This also reminds us that there are of course different participants, who act in different spheres of a development environment (this is not to speak of phases in a product’s life-cycle – which would suggest a misleading linearity). With that in mind we than also have to think about who participates where, and why they do participate in those places – or why they do not participate at all. It hints us to issues of exclusion and representation, as also Poderi correctly mentions. But at least in this specific paper he stops at mentioning the “marginal users and not-yet-users” (69). Of course representation and exclusion work differently in distributed processes of continuously designed projects than is the case in classical participatory design projects, where participation happens especially in the (classical) design phase. But nevertheless this is an important issue, perhaps even much more so, as in the F/LOSS context the participation often is not explicitly designed, but rather a side effect of an open distributed process that aims for product optimization through user contributions. I would be keen on going into more detail here, but as far as my working schedule is concerned, I will have to defer this to somewhere in the end of August or beginning of September.
To close I want to just mention what I am still unsure about. Poderi concludes – and I believe correctly so – that with FLOSS projects the design phase changes drastically. While it is traditionally set between the requirements analysis and the actual implementation, here “there is no clear-cut separation amongst phases: requirements analysis and implementation are continuous processes that happen without the formal mediation of a design phase. Therefore, design no longer portrays an interaction.” (70) I think that this is correct for F/LOSS projects, but I think it is too bold to generalize this to “emergent information technologies”. Also I think this is not so unproblematic as it seems in Proderi’s article. Of course it is tempting conclude and close with a sentence like that: “Designing becomes the continuous sensemaking of that enacted and ongoing interaction. ” (70) In the end I am a F/LOSS-enthusiast myself. Nevertheless, to me, it seems often more like a vanishing of the design phase than just a transformation thereof into a continuous and integrative process. Although significant success may lie in ongoing conversations and processes of mutual learning, I still think that critical design phases are necessary to forestall exclusion of marginalized users and usages.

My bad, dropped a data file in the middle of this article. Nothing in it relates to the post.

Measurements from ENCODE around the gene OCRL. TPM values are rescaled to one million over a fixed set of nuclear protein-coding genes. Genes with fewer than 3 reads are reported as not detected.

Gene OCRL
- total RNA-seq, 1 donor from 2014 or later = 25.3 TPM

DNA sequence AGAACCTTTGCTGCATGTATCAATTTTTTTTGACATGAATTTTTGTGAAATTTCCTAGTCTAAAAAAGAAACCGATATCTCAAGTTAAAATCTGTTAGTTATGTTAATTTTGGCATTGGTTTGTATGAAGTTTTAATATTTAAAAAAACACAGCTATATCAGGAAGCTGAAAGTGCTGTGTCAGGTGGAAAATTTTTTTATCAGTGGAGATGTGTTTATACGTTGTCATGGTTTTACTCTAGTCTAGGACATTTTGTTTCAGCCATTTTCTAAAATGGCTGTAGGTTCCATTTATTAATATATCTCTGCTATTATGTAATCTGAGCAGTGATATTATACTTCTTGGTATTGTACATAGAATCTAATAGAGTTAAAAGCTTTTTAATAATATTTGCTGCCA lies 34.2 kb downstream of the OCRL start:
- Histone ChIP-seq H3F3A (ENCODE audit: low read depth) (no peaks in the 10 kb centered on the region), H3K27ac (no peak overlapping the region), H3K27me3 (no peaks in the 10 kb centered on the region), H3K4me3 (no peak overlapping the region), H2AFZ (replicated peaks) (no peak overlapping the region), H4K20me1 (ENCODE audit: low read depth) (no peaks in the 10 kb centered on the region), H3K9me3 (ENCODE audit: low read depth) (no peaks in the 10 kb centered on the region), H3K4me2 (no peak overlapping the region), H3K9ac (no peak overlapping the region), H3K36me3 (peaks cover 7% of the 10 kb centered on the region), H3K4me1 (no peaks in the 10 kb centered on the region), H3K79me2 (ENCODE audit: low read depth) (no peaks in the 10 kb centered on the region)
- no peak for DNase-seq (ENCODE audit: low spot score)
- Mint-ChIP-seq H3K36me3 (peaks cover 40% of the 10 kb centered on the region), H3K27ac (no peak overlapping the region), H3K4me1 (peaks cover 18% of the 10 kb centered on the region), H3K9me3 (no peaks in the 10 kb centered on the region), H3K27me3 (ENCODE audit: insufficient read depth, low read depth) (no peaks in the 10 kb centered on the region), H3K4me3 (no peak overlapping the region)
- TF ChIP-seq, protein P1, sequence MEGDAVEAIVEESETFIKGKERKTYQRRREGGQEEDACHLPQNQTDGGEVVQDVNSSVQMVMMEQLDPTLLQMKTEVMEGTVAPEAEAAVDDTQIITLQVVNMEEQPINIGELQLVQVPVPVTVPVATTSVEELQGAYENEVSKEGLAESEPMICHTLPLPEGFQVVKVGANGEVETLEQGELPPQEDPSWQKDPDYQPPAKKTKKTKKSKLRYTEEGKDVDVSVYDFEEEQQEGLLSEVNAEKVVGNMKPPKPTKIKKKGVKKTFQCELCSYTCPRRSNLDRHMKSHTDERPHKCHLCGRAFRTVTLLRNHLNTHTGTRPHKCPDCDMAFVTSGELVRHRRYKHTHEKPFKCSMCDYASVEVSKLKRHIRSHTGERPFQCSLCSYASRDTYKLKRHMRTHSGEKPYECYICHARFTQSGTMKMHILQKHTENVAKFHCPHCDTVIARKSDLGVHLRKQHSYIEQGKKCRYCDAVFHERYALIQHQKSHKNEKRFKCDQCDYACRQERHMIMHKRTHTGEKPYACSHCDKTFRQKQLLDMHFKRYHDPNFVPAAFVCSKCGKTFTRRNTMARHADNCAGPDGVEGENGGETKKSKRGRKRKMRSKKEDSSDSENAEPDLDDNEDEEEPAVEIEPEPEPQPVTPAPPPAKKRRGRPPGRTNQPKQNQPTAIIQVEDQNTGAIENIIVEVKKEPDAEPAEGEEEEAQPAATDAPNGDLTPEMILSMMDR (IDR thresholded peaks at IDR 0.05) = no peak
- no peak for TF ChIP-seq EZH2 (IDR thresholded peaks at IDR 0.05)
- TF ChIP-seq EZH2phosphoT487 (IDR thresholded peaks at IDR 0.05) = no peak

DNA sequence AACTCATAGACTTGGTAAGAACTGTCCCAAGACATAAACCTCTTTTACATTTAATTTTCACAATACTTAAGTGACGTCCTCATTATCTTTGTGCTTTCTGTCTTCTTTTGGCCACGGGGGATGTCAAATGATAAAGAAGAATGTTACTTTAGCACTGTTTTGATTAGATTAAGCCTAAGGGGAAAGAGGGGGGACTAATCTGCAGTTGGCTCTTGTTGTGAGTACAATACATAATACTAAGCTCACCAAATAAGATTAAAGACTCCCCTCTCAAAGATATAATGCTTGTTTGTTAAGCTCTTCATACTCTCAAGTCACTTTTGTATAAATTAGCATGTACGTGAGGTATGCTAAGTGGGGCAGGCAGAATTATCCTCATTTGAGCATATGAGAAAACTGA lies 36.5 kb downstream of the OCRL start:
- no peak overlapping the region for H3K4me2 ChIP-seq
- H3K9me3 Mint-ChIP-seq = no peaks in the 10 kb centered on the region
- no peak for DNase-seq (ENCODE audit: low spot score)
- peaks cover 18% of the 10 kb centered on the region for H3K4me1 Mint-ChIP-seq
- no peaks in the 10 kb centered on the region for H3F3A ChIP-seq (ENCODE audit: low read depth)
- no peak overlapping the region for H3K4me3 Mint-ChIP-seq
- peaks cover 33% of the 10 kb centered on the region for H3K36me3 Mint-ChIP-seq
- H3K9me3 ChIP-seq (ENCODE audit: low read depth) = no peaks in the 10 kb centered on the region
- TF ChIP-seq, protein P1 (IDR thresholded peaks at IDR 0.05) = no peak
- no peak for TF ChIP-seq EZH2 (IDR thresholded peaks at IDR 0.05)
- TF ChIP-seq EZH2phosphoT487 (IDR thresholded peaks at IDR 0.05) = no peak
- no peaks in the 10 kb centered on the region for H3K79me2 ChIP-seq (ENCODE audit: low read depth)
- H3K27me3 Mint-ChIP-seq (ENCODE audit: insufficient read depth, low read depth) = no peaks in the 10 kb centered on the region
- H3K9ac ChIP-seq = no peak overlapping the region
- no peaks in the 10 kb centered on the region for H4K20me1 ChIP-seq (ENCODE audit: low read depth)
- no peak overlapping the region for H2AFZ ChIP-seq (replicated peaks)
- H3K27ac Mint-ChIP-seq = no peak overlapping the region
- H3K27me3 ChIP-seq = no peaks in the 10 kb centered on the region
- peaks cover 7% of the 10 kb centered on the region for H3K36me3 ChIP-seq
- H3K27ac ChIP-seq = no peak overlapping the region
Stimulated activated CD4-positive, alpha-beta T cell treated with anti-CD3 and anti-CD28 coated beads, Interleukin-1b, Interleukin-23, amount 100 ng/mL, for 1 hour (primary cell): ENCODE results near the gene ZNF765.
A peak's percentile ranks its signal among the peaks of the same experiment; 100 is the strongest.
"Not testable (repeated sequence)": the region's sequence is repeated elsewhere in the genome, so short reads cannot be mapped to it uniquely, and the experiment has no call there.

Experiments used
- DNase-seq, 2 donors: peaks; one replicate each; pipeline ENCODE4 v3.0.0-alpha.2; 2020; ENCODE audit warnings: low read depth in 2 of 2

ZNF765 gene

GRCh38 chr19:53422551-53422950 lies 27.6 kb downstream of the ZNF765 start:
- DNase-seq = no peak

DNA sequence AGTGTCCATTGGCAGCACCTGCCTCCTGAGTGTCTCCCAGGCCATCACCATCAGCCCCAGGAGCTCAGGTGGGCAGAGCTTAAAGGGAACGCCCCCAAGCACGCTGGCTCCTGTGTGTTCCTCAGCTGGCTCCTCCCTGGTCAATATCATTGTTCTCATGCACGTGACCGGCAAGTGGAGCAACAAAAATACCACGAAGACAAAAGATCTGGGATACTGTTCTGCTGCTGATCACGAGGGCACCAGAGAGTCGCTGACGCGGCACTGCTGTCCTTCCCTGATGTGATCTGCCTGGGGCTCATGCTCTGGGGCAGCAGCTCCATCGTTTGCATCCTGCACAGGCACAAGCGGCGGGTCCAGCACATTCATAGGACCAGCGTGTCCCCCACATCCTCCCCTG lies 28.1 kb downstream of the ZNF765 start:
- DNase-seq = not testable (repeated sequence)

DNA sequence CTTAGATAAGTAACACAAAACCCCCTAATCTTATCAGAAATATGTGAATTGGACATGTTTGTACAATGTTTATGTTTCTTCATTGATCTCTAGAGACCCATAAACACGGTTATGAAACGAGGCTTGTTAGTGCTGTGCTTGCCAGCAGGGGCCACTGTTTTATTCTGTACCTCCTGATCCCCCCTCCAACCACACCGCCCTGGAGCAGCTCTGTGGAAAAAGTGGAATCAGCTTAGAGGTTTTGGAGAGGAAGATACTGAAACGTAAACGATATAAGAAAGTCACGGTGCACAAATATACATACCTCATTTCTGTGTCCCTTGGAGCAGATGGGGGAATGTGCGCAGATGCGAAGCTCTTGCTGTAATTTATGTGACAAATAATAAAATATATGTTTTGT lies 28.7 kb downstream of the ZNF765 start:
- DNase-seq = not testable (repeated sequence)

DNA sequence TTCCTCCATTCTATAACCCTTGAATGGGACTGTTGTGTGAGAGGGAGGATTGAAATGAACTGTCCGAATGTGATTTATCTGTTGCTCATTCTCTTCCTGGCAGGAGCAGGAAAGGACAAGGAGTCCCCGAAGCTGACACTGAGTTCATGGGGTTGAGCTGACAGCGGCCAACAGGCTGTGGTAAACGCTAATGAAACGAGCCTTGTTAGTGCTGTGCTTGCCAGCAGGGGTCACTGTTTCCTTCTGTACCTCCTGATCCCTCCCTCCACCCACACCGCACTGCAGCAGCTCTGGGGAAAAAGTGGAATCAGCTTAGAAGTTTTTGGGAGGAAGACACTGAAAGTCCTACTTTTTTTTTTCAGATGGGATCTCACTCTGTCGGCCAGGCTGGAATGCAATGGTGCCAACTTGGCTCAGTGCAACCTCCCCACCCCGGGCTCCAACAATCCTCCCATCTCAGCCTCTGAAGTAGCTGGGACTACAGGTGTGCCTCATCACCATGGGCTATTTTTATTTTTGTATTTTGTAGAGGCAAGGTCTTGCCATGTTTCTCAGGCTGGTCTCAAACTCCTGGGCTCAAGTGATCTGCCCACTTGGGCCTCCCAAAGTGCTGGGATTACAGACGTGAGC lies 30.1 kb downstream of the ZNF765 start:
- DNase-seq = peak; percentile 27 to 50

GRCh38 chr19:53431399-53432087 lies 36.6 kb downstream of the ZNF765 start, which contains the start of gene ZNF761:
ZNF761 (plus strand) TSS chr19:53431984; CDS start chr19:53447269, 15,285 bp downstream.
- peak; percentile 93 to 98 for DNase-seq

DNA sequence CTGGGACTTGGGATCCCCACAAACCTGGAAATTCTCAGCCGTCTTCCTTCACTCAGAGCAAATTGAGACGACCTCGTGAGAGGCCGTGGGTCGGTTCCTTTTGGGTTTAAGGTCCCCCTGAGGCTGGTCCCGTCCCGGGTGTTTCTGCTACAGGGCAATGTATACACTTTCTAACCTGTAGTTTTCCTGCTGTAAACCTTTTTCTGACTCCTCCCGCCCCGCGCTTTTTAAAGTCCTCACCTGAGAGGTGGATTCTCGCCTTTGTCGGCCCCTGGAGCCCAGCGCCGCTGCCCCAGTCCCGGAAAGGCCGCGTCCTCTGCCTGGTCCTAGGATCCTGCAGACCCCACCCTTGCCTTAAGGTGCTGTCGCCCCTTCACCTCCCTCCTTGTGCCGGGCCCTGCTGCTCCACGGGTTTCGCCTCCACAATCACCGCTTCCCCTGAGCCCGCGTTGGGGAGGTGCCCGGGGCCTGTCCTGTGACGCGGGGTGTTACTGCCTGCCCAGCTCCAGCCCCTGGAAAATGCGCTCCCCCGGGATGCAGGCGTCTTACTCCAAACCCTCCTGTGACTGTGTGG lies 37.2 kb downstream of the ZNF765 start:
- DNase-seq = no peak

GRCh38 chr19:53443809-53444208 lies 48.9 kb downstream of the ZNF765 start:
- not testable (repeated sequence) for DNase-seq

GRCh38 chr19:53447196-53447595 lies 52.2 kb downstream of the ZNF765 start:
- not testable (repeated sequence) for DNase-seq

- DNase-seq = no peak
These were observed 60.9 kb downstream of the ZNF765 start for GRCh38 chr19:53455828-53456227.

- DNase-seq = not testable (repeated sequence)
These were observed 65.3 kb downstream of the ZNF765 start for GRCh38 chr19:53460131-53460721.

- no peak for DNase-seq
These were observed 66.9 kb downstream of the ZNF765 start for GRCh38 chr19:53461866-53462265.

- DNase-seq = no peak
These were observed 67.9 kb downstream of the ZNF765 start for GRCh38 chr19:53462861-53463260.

So, does my own experience with software development and F/LOSS communities betray me or do we have to look more into those different spheres of participation with an eye on communicational and epistemological aspects of the production processes? Perhaps any of my dear readers can give me a clue where to look next?
Poderi, Giacomo. 2012. ‘Innovation Happens Elsewhere, but Where Does Design Happen? Considerations on Design and Participatory Processes in Emerging Information Technologies’. TECNOSCIENZA: Italian Journal of Science & Technology Studies 3 (1) (June 16): 63–72.